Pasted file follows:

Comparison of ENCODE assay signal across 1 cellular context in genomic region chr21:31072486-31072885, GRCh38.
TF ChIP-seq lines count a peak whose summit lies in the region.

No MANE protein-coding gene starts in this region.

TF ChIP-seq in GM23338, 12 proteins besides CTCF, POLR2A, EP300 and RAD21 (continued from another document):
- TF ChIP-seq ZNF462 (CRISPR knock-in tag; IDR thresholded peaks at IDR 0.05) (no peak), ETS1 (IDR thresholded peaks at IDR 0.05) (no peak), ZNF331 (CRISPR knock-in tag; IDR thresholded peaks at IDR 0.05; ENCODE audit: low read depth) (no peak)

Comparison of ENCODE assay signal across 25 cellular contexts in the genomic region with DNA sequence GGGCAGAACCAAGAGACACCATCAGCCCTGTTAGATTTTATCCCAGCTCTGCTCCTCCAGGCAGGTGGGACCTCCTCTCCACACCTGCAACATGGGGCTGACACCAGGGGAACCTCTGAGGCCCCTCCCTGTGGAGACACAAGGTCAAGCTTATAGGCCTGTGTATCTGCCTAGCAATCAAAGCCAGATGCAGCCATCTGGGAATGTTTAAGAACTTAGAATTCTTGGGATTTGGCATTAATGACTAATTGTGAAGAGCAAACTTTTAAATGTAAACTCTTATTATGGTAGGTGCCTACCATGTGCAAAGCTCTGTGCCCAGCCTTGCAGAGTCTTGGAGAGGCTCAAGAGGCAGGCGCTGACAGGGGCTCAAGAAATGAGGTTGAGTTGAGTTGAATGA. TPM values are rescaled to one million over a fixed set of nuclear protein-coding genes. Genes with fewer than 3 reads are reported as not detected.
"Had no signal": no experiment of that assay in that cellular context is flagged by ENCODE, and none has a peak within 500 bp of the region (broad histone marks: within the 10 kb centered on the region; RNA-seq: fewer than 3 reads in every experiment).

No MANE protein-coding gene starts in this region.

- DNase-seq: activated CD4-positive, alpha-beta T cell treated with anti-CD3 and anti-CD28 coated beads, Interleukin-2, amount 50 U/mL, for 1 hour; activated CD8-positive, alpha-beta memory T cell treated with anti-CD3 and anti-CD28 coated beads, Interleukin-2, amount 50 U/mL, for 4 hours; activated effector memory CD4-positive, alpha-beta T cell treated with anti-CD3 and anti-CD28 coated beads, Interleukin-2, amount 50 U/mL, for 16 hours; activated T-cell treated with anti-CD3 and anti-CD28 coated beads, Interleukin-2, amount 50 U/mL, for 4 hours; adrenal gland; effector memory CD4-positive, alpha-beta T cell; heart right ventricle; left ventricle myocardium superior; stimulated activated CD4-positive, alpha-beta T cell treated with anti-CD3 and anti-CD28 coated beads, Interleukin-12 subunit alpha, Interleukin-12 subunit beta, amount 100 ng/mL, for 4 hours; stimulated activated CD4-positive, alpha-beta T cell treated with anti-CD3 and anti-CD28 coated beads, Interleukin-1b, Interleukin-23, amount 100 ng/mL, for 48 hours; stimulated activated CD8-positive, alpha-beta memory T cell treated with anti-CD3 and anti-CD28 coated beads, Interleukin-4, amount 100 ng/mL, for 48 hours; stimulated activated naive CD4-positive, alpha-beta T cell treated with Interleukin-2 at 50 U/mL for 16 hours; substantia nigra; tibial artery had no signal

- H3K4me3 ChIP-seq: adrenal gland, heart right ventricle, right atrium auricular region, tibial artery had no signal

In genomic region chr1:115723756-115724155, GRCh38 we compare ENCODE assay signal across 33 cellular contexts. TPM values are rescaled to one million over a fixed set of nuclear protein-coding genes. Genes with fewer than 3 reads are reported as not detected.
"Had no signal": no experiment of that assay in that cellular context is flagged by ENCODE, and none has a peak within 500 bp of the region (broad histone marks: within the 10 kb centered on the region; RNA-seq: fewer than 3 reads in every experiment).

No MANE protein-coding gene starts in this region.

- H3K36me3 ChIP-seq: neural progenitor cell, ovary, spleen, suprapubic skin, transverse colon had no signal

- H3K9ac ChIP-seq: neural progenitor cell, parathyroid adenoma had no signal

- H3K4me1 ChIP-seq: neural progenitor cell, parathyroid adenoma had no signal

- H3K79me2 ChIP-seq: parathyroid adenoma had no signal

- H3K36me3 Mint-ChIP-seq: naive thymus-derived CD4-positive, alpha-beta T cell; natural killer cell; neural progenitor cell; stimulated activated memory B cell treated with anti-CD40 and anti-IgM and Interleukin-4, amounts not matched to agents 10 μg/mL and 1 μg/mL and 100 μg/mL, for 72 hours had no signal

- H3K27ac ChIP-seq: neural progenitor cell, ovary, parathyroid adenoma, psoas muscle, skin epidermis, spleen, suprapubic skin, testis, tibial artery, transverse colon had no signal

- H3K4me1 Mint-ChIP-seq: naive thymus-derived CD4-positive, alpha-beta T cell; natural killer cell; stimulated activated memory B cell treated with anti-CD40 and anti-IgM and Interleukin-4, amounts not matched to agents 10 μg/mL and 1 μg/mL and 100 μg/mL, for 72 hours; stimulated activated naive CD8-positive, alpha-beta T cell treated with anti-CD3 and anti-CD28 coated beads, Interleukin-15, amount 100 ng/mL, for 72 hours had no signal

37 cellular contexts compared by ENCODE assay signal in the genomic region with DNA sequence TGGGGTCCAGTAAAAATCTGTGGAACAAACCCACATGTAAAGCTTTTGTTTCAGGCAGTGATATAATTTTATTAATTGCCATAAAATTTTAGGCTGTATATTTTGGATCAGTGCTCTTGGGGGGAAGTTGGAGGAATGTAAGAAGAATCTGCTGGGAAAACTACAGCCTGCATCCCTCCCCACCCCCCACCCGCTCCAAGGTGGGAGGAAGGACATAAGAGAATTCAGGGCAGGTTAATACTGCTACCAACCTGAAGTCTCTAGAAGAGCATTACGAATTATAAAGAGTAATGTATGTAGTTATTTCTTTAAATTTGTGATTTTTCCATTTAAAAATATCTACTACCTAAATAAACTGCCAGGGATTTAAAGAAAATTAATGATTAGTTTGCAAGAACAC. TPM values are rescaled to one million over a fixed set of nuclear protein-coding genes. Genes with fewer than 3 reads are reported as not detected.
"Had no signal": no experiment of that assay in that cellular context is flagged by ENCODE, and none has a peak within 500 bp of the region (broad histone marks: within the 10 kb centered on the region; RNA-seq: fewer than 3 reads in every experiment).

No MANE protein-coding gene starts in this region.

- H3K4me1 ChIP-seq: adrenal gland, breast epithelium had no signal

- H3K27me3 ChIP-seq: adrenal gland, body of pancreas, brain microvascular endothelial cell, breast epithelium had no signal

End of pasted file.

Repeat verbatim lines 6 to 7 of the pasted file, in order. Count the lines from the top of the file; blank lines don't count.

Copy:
Comparison of ENCODE assay signal across 25 cellular contexts in the genomic region with DNA sequence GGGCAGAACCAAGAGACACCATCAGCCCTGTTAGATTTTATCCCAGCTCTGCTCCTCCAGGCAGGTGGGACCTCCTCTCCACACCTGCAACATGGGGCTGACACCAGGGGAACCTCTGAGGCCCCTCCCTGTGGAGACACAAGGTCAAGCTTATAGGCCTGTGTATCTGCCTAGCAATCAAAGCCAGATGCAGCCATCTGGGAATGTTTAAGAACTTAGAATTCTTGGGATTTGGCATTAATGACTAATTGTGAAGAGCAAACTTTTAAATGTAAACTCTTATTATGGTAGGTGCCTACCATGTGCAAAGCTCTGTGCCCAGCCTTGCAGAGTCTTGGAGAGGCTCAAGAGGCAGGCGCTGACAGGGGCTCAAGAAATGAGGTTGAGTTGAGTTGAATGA. TPM values are rescaled to one million over a fixed set of nuclear protein-coding genes. Genes with fewer than 3 reads are reported as not detected.
"Had no signal": no experiment of that assay in that cellular context is flagged by ENCODE, and none has a peak within 500 bp of the region (broad histone marks: within the 10 kb centered on the region; RNA-seq: fewer than 3 reads in every experiment).